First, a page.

Like its fellow Northern Triangle countries, El Salvador and Guatemala, Honduras suffers from high crime rates and severe poverty in the wake of its “dirty war” in the 1980s. Street gangs roam unchecked in many urban neighbourhoods while drug traffickers ply the coasts and plague all levels of the state. In addition, contested presidential elections in 2017 spurred a wave of political violence that continues. These chronic socio-economic ills, coupled with poor governance and rampant corruption, are the main drivers of northward migration, which has its own perils for those who venture the journey. Crisis Group studies the roots of the country’s persistent problems and pushes for policy solutions to break the cycle of forced departure and deportation.
Despite U.S. restrictions on Central American migration, Hondurans are fleeing north in record numbers as the country struggles with polarised government, corruption, poverty and violence. With outside help, Tegucigalpa should revisit its heavy-handed security policies and enact judicial and electoral reforms to avert future upheaval.
Civil unrest continued over allegations of President Hernández’s links to narco-trafficking. Around a thousand anti-govt protesters, summoned by opposition figures Salvador Nasralla and centre-left Liberal party president Luis Zelaya, marched in capital Tegucigalpa 9 Oct demanding Hernández’s resignation; police attacked demonstrators forcing them to disperse; earlier same day, over 6,000 supporters of ruling National Party marched in support of Hernández. Anti-govt groups spurred by allegations of Hernández’s links to drug trafficking; U.S. court 18 Oct found President’s brother guilty on four charges, including drug trafficking, with prosecutors alleging President Hernández protected him. Detained drug trafficker Nery Orlando López Sanabria – whose ledger, confiscated during June 2018 arrest, was used as evidence in Tony Hernández’s trial – murdered in maximum security prison “El Pozo” 26 Oct. Following verdict, Manuel Zelaya of left-wing Libre party called on supporters to protest indefinitely until Hernández resigns; opposition leaders including Nasralla, Luis Zelaya and Manuel Zelaya 19 Oct formed coalition to force President from office through continuous protests. Hernández 20 Oct called for peace; 7,000 govt sympathisers marched in Tegucigalpa same day. Debate over new penal code continued with rights groups concerned it will harden penalties against protesters and ease punishments for officials guilty of embezzlement; National Anti-corruption Council 16 Oct presented citizen initiative against legislation to Congress and organised protest against it in front of parliament. Following Sept asylum agreement with U.S., Washington 16 Oct announced restoration of some aid previously cut in April, focused on security and law enforcement.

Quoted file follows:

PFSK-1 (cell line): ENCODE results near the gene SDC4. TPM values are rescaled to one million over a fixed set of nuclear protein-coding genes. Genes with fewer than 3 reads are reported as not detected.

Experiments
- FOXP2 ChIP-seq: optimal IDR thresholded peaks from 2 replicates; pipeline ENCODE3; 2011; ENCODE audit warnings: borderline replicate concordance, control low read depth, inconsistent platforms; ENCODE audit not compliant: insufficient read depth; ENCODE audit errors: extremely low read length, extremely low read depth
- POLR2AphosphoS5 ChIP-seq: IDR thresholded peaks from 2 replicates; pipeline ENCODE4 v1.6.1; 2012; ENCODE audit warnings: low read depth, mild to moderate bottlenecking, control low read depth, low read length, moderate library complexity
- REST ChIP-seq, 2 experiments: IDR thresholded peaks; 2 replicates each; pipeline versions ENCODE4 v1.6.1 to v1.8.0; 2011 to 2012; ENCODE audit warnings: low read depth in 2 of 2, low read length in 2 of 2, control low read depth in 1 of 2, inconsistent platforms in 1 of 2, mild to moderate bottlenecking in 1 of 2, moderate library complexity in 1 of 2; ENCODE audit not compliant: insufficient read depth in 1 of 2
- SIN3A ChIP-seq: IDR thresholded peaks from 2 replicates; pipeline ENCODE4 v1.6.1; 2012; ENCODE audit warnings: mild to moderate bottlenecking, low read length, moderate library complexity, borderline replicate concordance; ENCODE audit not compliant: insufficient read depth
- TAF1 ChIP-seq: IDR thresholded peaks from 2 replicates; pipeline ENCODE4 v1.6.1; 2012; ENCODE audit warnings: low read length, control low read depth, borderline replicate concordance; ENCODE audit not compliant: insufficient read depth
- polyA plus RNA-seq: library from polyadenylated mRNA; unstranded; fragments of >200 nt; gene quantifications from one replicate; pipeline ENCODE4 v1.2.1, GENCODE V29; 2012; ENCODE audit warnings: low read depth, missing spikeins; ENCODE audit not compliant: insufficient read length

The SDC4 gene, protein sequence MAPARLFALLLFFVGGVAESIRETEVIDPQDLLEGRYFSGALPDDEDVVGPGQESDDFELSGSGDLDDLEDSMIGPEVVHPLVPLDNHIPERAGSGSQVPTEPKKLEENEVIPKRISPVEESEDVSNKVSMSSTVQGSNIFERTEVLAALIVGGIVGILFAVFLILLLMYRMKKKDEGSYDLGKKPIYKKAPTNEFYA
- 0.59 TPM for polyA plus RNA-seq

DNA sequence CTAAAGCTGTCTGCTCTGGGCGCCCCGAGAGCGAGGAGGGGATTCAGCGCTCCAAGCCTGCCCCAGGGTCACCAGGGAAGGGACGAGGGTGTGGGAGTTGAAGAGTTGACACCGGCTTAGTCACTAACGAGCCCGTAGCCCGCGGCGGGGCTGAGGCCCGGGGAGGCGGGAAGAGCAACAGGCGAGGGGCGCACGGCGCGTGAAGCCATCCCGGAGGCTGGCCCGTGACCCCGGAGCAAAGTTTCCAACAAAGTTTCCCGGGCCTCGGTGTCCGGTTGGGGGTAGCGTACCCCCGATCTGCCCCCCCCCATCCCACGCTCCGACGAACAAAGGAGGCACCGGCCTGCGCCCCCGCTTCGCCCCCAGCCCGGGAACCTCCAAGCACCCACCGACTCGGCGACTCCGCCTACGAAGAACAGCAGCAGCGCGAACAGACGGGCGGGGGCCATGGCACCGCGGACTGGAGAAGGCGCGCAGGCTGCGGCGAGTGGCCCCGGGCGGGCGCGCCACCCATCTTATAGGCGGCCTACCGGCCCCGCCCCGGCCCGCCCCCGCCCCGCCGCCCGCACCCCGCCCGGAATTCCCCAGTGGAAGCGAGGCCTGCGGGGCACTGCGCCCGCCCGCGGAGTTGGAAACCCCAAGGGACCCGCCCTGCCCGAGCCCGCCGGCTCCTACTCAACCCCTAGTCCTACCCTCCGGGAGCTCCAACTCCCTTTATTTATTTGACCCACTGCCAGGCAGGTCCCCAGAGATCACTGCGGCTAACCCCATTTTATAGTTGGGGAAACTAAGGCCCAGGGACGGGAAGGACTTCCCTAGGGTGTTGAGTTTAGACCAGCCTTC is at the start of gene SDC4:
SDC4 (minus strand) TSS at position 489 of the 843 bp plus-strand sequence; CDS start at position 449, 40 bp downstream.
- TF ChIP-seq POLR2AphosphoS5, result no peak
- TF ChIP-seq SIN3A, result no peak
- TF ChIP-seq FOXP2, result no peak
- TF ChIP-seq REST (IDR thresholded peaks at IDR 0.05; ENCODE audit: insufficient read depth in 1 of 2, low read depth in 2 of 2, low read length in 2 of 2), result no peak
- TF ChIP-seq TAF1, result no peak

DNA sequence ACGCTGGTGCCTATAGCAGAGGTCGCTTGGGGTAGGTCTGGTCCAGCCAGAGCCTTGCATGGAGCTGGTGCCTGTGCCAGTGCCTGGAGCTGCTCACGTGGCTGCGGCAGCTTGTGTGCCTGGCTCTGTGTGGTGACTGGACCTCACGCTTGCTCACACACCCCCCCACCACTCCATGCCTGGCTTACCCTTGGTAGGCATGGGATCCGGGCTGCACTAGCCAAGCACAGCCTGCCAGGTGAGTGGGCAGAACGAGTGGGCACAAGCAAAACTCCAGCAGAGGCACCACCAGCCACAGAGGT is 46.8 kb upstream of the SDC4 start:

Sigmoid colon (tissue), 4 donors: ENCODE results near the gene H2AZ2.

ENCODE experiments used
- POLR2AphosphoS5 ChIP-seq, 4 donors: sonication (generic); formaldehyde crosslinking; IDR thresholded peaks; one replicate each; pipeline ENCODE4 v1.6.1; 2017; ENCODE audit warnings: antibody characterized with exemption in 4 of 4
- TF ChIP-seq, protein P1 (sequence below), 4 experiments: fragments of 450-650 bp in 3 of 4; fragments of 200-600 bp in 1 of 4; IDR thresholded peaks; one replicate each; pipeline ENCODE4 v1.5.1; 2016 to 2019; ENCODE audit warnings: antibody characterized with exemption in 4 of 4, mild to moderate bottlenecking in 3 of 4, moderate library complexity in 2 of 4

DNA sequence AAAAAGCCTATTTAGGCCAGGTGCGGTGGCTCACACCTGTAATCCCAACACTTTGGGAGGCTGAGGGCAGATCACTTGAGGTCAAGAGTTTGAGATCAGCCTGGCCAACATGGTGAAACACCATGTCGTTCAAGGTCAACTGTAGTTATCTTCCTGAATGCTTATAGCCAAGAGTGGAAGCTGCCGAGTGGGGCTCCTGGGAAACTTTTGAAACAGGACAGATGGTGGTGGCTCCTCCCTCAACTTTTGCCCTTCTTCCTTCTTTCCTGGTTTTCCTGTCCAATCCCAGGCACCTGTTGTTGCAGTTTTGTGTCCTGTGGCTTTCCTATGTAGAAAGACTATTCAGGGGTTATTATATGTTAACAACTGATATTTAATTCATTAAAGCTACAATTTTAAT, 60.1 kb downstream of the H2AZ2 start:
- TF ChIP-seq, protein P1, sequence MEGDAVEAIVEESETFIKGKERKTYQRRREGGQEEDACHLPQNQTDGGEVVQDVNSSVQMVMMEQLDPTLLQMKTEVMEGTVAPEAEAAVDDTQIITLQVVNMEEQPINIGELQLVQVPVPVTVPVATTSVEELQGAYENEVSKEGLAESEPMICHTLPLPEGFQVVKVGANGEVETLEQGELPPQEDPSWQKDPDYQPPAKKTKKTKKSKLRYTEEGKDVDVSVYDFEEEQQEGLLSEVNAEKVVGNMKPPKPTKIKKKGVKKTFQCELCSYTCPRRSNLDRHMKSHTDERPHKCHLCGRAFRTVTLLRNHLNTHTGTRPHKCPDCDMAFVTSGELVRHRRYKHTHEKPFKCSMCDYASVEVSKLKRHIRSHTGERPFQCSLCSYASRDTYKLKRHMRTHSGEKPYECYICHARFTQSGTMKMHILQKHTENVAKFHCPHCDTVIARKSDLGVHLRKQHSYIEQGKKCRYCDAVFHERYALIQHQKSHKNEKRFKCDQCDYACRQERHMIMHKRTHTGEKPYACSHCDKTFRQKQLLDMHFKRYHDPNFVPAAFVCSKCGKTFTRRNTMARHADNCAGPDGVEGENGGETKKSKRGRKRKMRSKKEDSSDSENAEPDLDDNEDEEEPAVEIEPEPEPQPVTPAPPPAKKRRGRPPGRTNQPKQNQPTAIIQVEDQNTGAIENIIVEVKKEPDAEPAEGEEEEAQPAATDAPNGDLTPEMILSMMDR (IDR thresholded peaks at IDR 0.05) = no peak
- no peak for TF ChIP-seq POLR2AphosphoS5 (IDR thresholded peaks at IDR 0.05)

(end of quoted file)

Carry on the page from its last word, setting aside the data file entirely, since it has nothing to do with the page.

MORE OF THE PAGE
Central American gangs are responsible for brutal acts of violence, abuse of women and forced displacement of thousands. Governments must go beyond punitive measures and address the social and economic roots of gang culture, tackle extortion schemes and invest in communities.
Ending bloodshed in this neglected border region requires more than task forces: credible institutions, access to state services and continuing security are also needed.
We are worried about what might be the long-term consequences of the current turmoil [in Honduras], especially in terms of how drug-trafficking groups may expand activities in a period of political crisis.
Violence [in Honduras] is likely to escalate in the upcoming weeks since there is still no clear winner [of the elections] and the opposition its mobilizing its supporters.
The northward flow of undocumented migrants fleeing economic hardship and violence in the Northern Triangle of Central America exposes thousands of vulnerable people to mass victimisation. In this excerpt from the Watch List 2017 – Third Update early warning report for European policy makers, Crisis Group urges the European Union and its member states to continue to pursue an approach grounded in supporting community violence prevention, institutional reform and poverty alleviation in the countries of origin while supporting transiting countries in managing the flow.
Originally published in El Pulso
Originally published in Los Angeles Times